Maybe this will be the news that finally jolts you off the couch and into an exercise program. A new study suggests that being physically active increases the chances of survival after a heart attack.
Researchers compared exercise levels among 1,664 heart attack patients in Denmark, including 425 who died immediately. Those who had been physically active were less likely to die, and the risk of death decreased as exercise levels rose. Patients who had light or moderate/high physical activity levels were 32 percent and 47 percent less likely to die from their heart attack, respectively, than the sedentary patients.
The study was published April 12 in the European Journal of Preventive Cardiology.
“We know that exercise protects people against having a heart attack,” said study co-author Eva Prescott, a professor of cardiovascular prevention and rehabilitation at the University of Copenhagen. “Animal studies suggest that myocardial infarctions [heart attacks] are smaller and less likely to be fatal in animals that exercise. We wanted to see if exercise was linked with less serious myocardial infarctions in people,” she added in a journal news release. “One possible explanation is that people who exercise may develop collateral blood vessels in the heart which ensure the heart continues to get enough blood after a blockage. Exercise may also increase levels of chemical substances that improve blood flow and reduce injury to the heart from a heart attack,” Prescott said.
She added this caveat: “This was an observational study so we cannot conclude that the associations are causal [cause and effect]. The results need to be confirmed before we can make strong recommendations.
“But,” Prescott added, “I think it’s safe to say that we already knew exercise was good for health and this might indicate that continuing to exercise even after developing atherosclerosis [hardening of the arteries] may reduce the seriousness of a heart attack if it does occur.”
News stories are written and provided by HealthDay and do not reflect federal policy, the views of MedlinePlus, the National Library of Medicine, the National Institutes of Health, or the U.S. Department of Health and Human Services.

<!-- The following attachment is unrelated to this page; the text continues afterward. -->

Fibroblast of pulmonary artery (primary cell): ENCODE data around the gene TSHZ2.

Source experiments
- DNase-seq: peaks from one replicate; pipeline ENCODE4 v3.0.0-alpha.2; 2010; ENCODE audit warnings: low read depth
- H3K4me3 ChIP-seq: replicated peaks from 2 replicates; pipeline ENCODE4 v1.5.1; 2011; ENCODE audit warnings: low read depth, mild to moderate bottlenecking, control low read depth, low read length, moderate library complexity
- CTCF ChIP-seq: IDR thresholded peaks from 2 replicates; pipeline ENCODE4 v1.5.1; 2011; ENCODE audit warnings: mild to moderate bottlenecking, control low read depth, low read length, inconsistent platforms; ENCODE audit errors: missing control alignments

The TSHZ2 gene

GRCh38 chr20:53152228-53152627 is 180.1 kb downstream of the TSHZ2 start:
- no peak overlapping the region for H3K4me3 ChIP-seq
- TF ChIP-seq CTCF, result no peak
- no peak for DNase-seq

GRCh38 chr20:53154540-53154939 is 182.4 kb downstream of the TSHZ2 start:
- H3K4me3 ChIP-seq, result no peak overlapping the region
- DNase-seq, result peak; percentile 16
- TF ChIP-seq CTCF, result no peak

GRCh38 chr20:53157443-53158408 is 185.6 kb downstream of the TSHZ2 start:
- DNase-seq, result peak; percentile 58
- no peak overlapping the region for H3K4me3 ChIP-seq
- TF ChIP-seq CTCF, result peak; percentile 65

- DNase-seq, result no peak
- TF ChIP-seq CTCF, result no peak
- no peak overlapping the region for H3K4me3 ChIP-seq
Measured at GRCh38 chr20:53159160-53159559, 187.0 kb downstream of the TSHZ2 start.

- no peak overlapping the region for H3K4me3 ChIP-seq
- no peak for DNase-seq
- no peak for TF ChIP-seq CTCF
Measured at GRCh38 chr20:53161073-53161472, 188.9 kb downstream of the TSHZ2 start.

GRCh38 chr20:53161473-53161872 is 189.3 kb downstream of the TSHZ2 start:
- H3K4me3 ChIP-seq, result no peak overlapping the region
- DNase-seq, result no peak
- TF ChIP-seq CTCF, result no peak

The scope of our information is limited to chiropractic and spinal injuries and conditions. To discuss options on the subject matter, please feel free to ask Dr. Jimenez or contact us at 915-850-0900 .
Chiropractic care is an well-known, alternative treatment option utilized to prevent, diagnose and treat a variety of injuries and conditions associated with the spine, primarily subluxations or spinal misalignments. Chiropractic focuses on restoring and maintaining the overall health and wellness of the musculoskeletal and nervous systems. Through the use of spinal adjustments and manual manipulations, a chiropractor, or doctor of chiropractic, can carefully re-align the spine, improving a patient’s strength, mobility and flexibility.
.video-containerposition: relative; padding-bottom: 63%; padding-top: 35px; height: 0; overflow: hidden;.video-container iframeposition: absolute; top:0; left: 0; width: 100%; height: 100%; border: none; max-width:100%;
The information herein on "Exercise Increases Survival Rates of Heart Attacks" is not intended to replace a one-on-one relationship with a qualified health care professional, or licensed physician, and is not medical advice. We encourage you to make your own healthcare decisions based on your research and partnership with a qualified healthcare professional.
Our information scope is limited to Chiropractic, musculoskeletal, physical medicines, wellness, contributing etiological viscerosomatic disturbances within clinical presentations, associated somatovisceral reflex clinical dynamics, subluxation complexes, sensitive health issues, and/or functional medicine articles, topics, and discussions.
We provide and present clinical collaboration with specialists from a wide array of disciplines. Each specialist is governed by their professional scope of practice and their jurisdiction of licensure. We use functional health & wellness protocols to treat and support care for the injuries or disorders of the musculoskeletal system.
Our videos, posts, topics, subjects, and insights cover clinical matters, issues, and topics that relate to and support, directly or indirectly, our clinical scope of practice.*
Our office has made a reasonable attempt to provide supportive citations and has identified the relevant research study or studies supporting our posts. We provide copies of supporting research studies available to regulatory boards and the public upon request.
We understand that we cover matters that require an additional explanation of how it may assist in a particular care plan or treatment protocol; therefore, to further discuss the subject matter above, please feel free to ask Dr. Alex Jimenez DC or contact us at 915-850-0900.
We are here to help you and your family.
Dr. Alex Jimenez DC, MSACP, CIFM*, IFMCP*, ATN*, CCST
My Digital Business Card
In cold weather, it's normal to experience cold hands and fingers. But if there is… Read More
https://youtu.be/J2u4LV-DCQA?t=1188 Introduction Dr. Alex Jimenez, D.C., presents how chronic stress can impact the body and… Read More
Bruxism is an abnormal jaw clenching or grinding of the teeth, either while awake or… Read More
Hamstring syndrome is a condition where the sciatic nerve gets pinched between the hamstring muscles… Read More
https://youtu.be/DmTGagbkPzg?t=1064 Introduction Dr. Alex Jimenez, D.C., presents how hypertension affects the human body and how… Read More